Fixing bad frames without losing any audio.
It's always a pain trying to work with a video that has bad frames. The video 'freeze' caused by bad frames during playback or encoder program crashes are very annoying. The most commonly used fix for bad frames involves completely cutting out the bad frame timeline from your video file - including the sound.
This comprehensive step-by-step guide will show you how to remove these bad frames without losing any audio! As a result, you'll have a file that won't have random audio and video gaps everywhere. Here's an example of why you would want to keep the audio:
Let's say you have a movie with two people talking and bad frames have damaged the conversation. You could remove the bad frames but still keep the flow of the conversation going by using this guide. If you were to simply cut out the frames, the conversation would seem awkward due to having various non-matching sentences joined together..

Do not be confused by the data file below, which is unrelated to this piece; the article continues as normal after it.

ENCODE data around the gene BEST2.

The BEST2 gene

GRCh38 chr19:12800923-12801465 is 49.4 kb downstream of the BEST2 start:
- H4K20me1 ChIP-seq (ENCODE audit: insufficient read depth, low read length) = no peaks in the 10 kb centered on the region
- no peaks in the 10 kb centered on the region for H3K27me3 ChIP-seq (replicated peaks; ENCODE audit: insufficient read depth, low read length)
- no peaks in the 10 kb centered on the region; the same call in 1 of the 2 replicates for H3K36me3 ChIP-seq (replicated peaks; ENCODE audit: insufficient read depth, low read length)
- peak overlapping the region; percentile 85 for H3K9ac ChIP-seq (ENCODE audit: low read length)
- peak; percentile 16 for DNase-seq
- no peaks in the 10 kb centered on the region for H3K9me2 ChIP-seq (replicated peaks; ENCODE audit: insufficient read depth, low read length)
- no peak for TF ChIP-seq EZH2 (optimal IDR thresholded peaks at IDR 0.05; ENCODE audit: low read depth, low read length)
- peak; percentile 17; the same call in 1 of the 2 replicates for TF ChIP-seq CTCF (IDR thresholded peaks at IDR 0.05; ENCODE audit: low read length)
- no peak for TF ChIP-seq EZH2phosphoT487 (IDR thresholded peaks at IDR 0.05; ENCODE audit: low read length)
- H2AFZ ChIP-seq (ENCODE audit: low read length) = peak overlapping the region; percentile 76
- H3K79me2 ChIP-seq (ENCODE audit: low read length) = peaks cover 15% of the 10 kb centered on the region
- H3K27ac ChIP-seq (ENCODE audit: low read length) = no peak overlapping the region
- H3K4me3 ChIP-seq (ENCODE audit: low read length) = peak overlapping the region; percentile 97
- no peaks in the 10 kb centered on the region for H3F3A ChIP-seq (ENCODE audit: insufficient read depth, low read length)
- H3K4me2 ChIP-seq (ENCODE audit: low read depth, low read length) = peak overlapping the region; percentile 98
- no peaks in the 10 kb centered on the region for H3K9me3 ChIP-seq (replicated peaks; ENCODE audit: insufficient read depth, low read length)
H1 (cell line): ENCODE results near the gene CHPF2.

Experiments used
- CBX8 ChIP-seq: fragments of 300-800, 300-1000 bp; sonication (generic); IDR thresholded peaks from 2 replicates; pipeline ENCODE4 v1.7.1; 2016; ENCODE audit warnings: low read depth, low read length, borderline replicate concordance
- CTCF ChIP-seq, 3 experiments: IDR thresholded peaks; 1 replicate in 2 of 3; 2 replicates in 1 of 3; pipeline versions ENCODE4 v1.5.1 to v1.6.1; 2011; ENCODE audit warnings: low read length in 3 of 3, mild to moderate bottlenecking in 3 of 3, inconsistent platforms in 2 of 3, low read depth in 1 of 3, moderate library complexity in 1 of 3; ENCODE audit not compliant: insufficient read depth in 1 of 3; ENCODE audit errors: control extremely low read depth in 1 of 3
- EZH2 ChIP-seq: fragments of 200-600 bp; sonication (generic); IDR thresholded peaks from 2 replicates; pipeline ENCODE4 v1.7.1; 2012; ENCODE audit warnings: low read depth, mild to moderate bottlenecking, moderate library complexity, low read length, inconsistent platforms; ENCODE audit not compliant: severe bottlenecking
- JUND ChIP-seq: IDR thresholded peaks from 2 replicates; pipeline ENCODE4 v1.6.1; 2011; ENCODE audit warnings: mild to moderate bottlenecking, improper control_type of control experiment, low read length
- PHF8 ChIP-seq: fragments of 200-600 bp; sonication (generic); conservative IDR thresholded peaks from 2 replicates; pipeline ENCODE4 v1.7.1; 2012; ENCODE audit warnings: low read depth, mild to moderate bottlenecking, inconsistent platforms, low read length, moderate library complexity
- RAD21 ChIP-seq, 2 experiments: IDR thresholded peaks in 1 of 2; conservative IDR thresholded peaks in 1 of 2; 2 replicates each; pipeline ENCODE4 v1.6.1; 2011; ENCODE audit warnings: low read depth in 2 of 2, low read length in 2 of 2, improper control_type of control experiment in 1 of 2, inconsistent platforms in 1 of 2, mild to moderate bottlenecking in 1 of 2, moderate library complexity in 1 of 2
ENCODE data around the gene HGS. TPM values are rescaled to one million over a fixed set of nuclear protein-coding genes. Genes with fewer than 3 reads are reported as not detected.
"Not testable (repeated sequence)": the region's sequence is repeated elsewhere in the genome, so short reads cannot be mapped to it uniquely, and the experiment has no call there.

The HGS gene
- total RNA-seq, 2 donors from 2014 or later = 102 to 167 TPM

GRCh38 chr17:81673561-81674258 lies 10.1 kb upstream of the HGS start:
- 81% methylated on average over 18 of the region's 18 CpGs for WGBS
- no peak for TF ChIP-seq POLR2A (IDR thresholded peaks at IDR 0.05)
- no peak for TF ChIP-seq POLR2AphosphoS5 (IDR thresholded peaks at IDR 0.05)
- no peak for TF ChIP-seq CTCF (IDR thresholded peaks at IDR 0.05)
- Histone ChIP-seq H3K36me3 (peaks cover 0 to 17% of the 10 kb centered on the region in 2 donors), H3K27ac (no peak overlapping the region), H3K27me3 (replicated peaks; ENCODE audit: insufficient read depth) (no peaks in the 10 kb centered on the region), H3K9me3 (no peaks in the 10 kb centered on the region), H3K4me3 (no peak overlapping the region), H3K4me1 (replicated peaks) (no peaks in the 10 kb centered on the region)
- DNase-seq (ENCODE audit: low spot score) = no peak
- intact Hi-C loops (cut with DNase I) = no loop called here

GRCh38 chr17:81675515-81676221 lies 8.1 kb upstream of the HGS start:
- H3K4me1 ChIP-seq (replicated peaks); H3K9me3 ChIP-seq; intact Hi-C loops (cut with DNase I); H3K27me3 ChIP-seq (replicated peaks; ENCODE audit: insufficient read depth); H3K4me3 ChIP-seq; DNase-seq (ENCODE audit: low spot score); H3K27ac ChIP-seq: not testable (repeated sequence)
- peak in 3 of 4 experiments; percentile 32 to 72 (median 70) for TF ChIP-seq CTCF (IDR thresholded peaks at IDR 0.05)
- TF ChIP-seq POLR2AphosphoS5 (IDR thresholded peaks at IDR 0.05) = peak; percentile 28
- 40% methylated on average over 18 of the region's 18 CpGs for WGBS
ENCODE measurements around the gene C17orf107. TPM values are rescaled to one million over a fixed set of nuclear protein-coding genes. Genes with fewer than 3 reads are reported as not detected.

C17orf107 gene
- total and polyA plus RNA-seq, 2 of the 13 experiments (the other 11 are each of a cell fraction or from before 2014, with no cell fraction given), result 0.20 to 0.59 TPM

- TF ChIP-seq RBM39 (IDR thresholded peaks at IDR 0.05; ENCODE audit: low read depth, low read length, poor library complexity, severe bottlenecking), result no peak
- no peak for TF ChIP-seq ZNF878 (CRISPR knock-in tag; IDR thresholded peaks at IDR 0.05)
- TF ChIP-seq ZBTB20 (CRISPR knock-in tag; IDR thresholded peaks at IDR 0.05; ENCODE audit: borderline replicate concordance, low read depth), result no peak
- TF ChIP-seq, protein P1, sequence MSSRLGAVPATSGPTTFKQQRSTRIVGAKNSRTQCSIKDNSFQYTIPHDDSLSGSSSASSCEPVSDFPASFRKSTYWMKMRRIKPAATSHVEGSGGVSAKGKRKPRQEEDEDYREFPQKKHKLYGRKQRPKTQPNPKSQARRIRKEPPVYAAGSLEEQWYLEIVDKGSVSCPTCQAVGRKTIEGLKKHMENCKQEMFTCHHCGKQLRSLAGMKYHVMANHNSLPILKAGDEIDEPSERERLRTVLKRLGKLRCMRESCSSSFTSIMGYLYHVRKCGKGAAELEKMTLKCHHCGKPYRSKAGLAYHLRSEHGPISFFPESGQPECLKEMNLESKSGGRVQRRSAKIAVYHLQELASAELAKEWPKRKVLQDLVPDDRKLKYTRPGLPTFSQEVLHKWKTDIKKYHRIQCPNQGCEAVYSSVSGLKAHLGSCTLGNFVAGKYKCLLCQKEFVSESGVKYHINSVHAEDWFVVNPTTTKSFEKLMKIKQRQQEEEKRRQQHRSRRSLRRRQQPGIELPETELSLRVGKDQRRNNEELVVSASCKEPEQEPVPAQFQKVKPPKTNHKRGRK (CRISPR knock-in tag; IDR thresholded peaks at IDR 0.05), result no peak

Tools & files required ( all free ):
VirtualDub 1.4.8 or newer (for frame masking)
The correct codec needed to view/open your file.
VDub-MP3 will be used in this section.
Step 1: Open VDub-MP3
Step 2: Open the file you'd like to fix using VDub-MP3.
Step 3: Click on "Video" and then "Check Video for Freezes…"
Step 4: The status bar at the bottom-left of VDub-MP3 will now say Examining #x-#y. Wait for the scan to finish and the "Scan Complete" dialog box to appear. Once the box appears, you may click "OK" and close VDub-MP3.
VirtualDub 1.4.8 or newer will be used in this section.
Step 5: Browse to the contents of your C: drive with windows and open up the badframes.txt file.